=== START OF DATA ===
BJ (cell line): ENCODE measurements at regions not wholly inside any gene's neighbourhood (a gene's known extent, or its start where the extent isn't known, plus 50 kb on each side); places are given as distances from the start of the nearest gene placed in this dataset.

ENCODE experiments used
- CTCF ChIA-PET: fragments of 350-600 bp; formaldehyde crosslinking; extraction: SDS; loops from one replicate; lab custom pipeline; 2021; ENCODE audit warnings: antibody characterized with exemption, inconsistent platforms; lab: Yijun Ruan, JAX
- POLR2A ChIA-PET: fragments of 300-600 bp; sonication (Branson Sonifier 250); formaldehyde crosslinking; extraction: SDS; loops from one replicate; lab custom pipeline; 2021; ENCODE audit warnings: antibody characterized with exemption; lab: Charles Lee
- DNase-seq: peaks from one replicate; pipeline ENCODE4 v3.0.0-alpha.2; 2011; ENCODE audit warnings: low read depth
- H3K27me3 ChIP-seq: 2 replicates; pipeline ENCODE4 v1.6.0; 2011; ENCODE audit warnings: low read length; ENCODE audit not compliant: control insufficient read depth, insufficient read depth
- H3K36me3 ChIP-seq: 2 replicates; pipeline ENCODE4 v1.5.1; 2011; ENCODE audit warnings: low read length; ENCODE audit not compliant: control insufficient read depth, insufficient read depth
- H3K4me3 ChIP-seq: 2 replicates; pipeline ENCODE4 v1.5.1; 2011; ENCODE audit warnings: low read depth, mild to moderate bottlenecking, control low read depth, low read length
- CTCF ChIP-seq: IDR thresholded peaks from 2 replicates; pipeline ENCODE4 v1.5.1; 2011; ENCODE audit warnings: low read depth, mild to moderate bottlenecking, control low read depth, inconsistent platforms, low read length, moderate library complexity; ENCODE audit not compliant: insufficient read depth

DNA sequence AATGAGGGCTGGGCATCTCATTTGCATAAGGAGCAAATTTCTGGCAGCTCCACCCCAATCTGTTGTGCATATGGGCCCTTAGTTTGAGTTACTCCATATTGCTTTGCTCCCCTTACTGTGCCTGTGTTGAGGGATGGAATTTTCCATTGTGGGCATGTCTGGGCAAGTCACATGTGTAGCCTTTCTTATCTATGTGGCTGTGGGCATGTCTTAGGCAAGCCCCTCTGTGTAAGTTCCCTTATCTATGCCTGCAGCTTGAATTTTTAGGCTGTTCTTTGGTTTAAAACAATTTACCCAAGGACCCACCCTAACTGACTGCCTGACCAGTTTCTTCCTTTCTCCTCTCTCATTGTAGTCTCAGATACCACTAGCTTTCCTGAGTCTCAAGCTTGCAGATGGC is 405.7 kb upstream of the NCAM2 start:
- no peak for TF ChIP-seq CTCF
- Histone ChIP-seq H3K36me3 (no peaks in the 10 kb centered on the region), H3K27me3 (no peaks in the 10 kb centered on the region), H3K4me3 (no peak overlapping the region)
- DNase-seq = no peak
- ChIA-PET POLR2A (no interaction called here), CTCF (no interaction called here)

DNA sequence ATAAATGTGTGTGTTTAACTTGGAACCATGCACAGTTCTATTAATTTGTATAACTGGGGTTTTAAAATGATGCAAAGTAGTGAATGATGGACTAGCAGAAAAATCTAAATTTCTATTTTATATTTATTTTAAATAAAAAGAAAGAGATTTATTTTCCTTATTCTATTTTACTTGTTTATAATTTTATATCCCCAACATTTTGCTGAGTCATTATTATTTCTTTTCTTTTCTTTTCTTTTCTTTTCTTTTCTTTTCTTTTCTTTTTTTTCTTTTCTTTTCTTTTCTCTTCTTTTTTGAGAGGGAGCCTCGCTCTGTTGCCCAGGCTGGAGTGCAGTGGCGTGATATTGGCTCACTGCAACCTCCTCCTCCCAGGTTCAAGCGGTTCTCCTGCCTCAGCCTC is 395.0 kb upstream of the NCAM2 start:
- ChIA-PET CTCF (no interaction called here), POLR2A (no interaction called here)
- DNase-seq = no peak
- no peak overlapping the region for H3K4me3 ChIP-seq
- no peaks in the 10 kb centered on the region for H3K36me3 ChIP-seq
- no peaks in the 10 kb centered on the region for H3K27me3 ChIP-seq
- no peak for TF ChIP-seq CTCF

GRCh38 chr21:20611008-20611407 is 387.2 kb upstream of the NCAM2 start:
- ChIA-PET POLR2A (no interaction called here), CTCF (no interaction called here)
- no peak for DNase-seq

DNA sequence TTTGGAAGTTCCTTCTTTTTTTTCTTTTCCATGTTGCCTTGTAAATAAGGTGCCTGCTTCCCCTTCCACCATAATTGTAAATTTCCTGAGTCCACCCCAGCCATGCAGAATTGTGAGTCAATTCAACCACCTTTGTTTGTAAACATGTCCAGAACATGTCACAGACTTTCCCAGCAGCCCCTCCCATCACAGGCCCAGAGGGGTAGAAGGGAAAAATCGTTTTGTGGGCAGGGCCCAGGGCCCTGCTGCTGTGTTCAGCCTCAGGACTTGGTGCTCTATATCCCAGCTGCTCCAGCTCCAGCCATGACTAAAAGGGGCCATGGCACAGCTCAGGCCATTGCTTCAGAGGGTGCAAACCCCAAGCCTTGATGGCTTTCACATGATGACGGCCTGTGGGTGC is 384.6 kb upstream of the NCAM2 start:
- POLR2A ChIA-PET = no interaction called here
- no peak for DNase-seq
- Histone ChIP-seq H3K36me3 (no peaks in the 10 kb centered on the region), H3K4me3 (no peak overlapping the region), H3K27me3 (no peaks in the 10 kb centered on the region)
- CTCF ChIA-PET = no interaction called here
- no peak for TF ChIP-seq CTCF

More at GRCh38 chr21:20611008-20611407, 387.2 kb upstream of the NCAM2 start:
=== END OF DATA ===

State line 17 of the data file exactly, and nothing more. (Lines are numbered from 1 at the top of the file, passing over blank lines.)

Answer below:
- DNase-seq = no peak